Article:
My mom has a couple different fine china brands of dinnerware — none of which I’ve ever seen on a table. It got me thinking: What companies make fine china and what would I want to know about buying dinnerware? I tackle the questions in this article.
First things first …
Fine china dinnerware is often referred to as porcelain. They are synonymous. But note: Porcelain is different than bone china.
Bone china is made just like porcelain china — except with one ingredient: bone ash. Bone ash gives the dinnerware a warmer white color compared to porcelain.
Fine china brands list
Note: This list is not comprehensive. It lists companies that currently make bone china dinnerware and porcelain dinnerware.
Some designer brands are offered under one company.
Example: kate spade new york, Sharon Sacks, Scalamandre, Marchesa, Gluckstein, Donna Karan dinnerware are under the Lenox brand.
If I could find the designer and overseeing brand, I listed both. I tried not to list “collections” offered by a manufacturer because they were not a brand.
Although this list is a work in progress, it does provide a good starting point.
- 10 Strawberry Street
- 222 Fifth
- BIA Cordon Bleu
- CAC China
- Carmona New York
- CRU by Darbie Angell
- Donna Karan
- Dudson China
- Front Of The House
- Hakusan Porcelain
- Homer Laughlin
- Hotel Collection
- ITI (International Tableware Inc.)
- Jasper Conran
- KAHLA – PORCELAIN FOR THE SENSES
- kate spade new york
- Kim Rody Creations
- Lorren Home Trends
- Martha Stewart
- Maxwell & Williams
- Merdinger House of Design
- Monique Lhuillier for Waterford
- Nikko Ceramics
- R.W. Smith & Co.
- Red Vanilla
- Reed & Barton
- Rene Ozorio China
- Royal Albert
- Royal Copenhagen
- Royal Doulton
- Royal Porcelain
- Royal Worcester
- Sant Andrea
- Sharon Sacks
- Vera Wang Wedgwood
- Villeroy & Boch
- World Tableware
Why use fine china?
Special occasions and formal dinners are an excellent use of china, especially if it has an elegant or intricate design.
The “different” dinnerware can make a special night for family members, or a special guest may appreciate the formal dinnerware and take away a good impression.
Variety is another reason. Good china does offer various styles and patterns — sometimes much more ornate than standard, casual dinnerware.
Heirloom pieces are a reason people consider this type of dinnerware.
Although heirloom pieces may have sentimental value, they may also have monetary value if it is antique or vintage and / or from a well-known fine china manufacturer.
Tips for buying dinnerware
The first thing to consider when buying dinnerware is your budget.
You can find different sets in a wide range of prices with everything from an affordable price to extremely expensive.
Know how much you want to spend — whether on fine bone china or everyday-use stoneware.
The next thing you will want to consider is what you will be using it for.
Are you going to use it on only special, formula occasions or will it be for everyday use? This may make a big difference in the type you are looking to buy.
You may also be looking for two different sets. One could be used for everyday and then another for more formal occasions.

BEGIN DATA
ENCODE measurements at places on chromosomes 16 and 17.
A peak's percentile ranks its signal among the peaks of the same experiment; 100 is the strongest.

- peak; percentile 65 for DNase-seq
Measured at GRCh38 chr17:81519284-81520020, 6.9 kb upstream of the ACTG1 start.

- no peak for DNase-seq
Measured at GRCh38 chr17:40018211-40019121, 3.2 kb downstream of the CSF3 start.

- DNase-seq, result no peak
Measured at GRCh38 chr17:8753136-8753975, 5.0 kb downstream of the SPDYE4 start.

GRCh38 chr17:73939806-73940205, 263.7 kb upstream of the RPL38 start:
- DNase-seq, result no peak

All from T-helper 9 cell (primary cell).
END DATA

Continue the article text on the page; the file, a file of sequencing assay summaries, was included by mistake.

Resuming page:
Number of place settings
Think about how many people you will be serving. You should not only think about the people in your home, but others that you may be serving as well.
It is also a good idea to add in a couple of extra settings for unexpected guests or if you have a piece that breaks.
There are three different ways that it is often sold. The first, and most common, is a set, which includes cups, plates, and bowls.
The sets are most commonly sold for four or eight settings. In this case, you will need to determine how many sets you will need.
The second way it is sold is by open stock. This means that you can select the number of pieces you would like to buy. You can purchase eight dinner plates and only six bowls if you would like. This also allows you to mix and match colors if you would chose to.
The third way is by the place setting, including the plates, bowls, and cups. You can determine how many place settings you would like and then order that many.
There are a variety of materials used to make dinnerware.
Depending on what you would like to use it for and how durable you would like it to be will play a part in the type you choose.
Earthenware – Porous material that is often glazed. Although it appears durable, it is quite fragile.
Stoneware – Non-porous material, heavy, and hard. It is a more durable piece.
Ironstone – Similar to stoneware, but looks more like porcelain.
Glass – Can be clear or colored. It is more fragile.
Melamine – This is made of plastic and will not shatter.
Porcelain – This is a non-porous piece that is durable and looks similar to glass.
Bone china – It is similar to porcelain and has a milky, white appearance.
Pattern, color, and shape
You will want to find something that fits your taste and style. You should not feel that you are limited to just round, white plates. There are a number of different colors, patterns, and even shapes that you can choose from.
If you would prefer to have square or rectangular plates, you will be able to find them. You could also look for plates that have a rustic pattern or bold colors. Whatever your tastes are is what you should look for.
Able to be replaced
In most homes, there is bound to be a piece that will end up broken. At that point you will likely want to replace it.
If you buy a set on clearance, you may not be able to easily get a replacement piece. Looking for a well established brand is beneficial in knowing you can get a broken piece replaced.
For instance, the featured image at the top of this article is an antique fine china brand bought in the late ’70s. It was discontinued a long time ago, and replacements are difficult to get.